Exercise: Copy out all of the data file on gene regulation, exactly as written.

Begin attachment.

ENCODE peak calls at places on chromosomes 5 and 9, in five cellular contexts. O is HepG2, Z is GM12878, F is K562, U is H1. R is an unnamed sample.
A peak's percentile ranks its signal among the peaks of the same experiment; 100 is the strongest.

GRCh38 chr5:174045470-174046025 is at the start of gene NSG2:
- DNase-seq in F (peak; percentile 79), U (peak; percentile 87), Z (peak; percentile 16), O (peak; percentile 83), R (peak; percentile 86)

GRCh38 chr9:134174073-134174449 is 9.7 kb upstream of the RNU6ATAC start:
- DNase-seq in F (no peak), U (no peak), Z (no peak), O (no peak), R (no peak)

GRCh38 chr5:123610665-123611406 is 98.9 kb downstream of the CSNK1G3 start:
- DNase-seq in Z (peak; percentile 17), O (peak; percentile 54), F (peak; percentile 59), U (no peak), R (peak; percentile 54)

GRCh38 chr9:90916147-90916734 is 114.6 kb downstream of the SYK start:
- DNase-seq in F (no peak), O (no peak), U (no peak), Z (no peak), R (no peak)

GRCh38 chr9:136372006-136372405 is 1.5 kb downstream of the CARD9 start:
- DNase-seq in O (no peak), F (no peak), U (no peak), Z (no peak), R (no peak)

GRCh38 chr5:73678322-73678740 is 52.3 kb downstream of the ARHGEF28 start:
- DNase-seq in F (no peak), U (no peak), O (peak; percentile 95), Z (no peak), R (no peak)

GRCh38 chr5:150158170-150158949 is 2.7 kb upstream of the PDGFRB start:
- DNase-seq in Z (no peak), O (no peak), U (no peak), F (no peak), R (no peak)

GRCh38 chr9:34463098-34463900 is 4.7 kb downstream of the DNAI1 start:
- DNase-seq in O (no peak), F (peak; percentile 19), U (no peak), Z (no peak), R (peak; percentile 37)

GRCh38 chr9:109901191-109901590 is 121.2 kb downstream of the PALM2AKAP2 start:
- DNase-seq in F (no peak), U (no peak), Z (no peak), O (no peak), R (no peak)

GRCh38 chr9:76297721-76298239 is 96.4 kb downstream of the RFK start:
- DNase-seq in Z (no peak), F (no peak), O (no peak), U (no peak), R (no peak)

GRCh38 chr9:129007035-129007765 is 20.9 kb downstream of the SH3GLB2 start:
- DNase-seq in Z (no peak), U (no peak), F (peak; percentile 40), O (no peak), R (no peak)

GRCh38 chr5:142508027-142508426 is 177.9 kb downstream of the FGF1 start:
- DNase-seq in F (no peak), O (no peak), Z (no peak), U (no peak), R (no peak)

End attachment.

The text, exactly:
ENCODE peak calls at places on chromosomes 5 and 9, in five cellular contexts. O is HepG2, Z is GM12878, F is K562, U is H1. R is an unnamed sample.
A peak's percentile ranks its signal among the peaks of the same experiment; 100 is the strongest.

GRCh38 chr5:174045470-174046025 is at the start of gene NSG2:
- DNase-seq in F (peak; percentile 79), U (peak; percentile 87), Z (peak; percentile 16), O (peak; percentile 83), R (peak; percentile 86)

GRCh38 chr9:134174073-134174449 is 9.7 kb upstream of the RNU6ATAC start:
- DNase-seq in F (no peak), U (no peak), Z (no peak), O (no peak), R (no peak)

GRCh38 chr5:123610665-123611406 is 98.9 kb downstream of the CSNK1G3 start:
- DNase-seq in Z (peak; percentile 17), O (peak; percentile 54), F (peak; percentile 59), U (no peak), R (peak; percentile 54)

GRCh38 chr9:90916147-90916734 is 114.6 kb downstream of the SYK start:
- DNase-seq in F (no peak), O (no peak), U (no peak), Z (no peak), R (no peak)

GRCh38 chr9:136372006-136372405 is 1.5 kb downstream of the CARD9 start:
- DNase-seq in O (no peak), F (no peak), U (no peak), Z (no peak), R (no peak)

GRCh38 chr5:73678322-73678740 is 52.3 kb downstream of the ARHGEF28 start:
- DNase-seq in F (no peak), U (no peak), O (peak; percentile 95), Z (no peak), R (no peak)

GRCh38 chr5:150158170-150158949 is 2.7 kb upstream of the PDGFRB start:
- DNase-seq in Z (no peak), O (no peak), U (no peak), F (no peak), R (no peak)

GRCh38 chr9:34463098-34463900 is 4.7 kb downstream of the DNAI1 start:
- DNase-seq in O (no peak), F (peak; percentile 19), U (no peak), Z (no peak), R (peak; percentile 37)

GRCh38 chr9:109901191-109901590 is 121.2 kb downstream of the PALM2AKAP2 start:
- DNase-seq in F (no peak), U (no peak), Z (no peak), O (no peak), R (no peak)

GRCh38 chr9:76297721-76298239 is 96.4 kb downstream of the RFK start:
- DNase-seq in Z (no peak), F (no peak), O (no peak), U (no peak), R (no peak)

GRCh38 chr9:129007035-129007765 is 20.9 kb downstream of the SH3GLB2 start:
- DNase-seq in Z (no peak), U (no peak), F (peak; percentile 40), O (no peak), R (no peak)

GRCh38 chr5:142508027-142508426 is 177.9 kb downstream of the FGF1 start:
- DNase-seq in F (no peak), O (no peak), Z (no peak), U (no peak), R (no peak)